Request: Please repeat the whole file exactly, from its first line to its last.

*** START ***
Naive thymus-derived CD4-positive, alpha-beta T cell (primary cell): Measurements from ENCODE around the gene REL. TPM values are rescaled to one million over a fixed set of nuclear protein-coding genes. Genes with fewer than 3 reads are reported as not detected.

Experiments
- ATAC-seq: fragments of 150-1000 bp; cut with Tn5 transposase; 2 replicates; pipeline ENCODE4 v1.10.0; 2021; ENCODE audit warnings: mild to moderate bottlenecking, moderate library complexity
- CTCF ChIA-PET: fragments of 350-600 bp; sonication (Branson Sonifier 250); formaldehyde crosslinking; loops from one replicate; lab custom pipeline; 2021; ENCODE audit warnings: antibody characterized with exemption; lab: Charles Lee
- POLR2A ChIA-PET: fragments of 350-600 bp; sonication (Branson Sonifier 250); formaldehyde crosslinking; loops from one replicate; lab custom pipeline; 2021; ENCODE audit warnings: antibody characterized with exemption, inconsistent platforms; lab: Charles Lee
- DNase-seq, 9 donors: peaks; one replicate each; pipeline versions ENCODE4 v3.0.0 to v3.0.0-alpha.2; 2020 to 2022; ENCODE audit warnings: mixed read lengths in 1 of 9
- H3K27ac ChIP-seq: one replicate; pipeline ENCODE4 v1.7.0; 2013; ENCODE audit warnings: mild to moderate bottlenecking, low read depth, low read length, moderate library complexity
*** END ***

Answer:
Naive thymus-derived CD4-positive, alpha-beta T cell (primary cell): Measurements from ENCODE around the gene REL. TPM values are rescaled to one million over a fixed set of nuclear protein-coding genes. Genes with fewer than 3 reads are reported as not detected.

Experiments
- ATAC-seq: fragments of 150-1000 bp; cut with Tn5 transposase; 2 replicates; pipeline ENCODE4 v1.10.0; 2021; ENCODE audit warnings: mild to moderate bottlenecking, moderate library complexity
- CTCF ChIA-PET: fragments of 350-600 bp; sonication (Branson Sonifier 250); formaldehyde crosslinking; loops from one replicate; lab custom pipeline; 2021; ENCODE audit warnings: antibody characterized with exemption; lab: Charles Lee
- POLR2A ChIA-PET: fragments of 350-600 bp; sonication (Branson Sonifier 250); formaldehyde crosslinking; loops from one replicate; lab custom pipeline; 2021; ENCODE audit warnings: antibody characterized with exemption, inconsistent platforms; lab: Charles Lee
- DNase-seq, 9 donors: peaks; one replicate each; pipeline versions ENCODE4 v3.0.0 to v3.0.0-alpha.2; 2020 to 2022; ENCODE audit warnings: mixed read lengths in 1 of 9
- H3K27ac ChIP-seq: one replicate; pipeline ENCODE4 v1.7.0; 2013; ENCODE audit warnings: mild to moderate bottlenecking, low read depth, low read length, moderate library complexity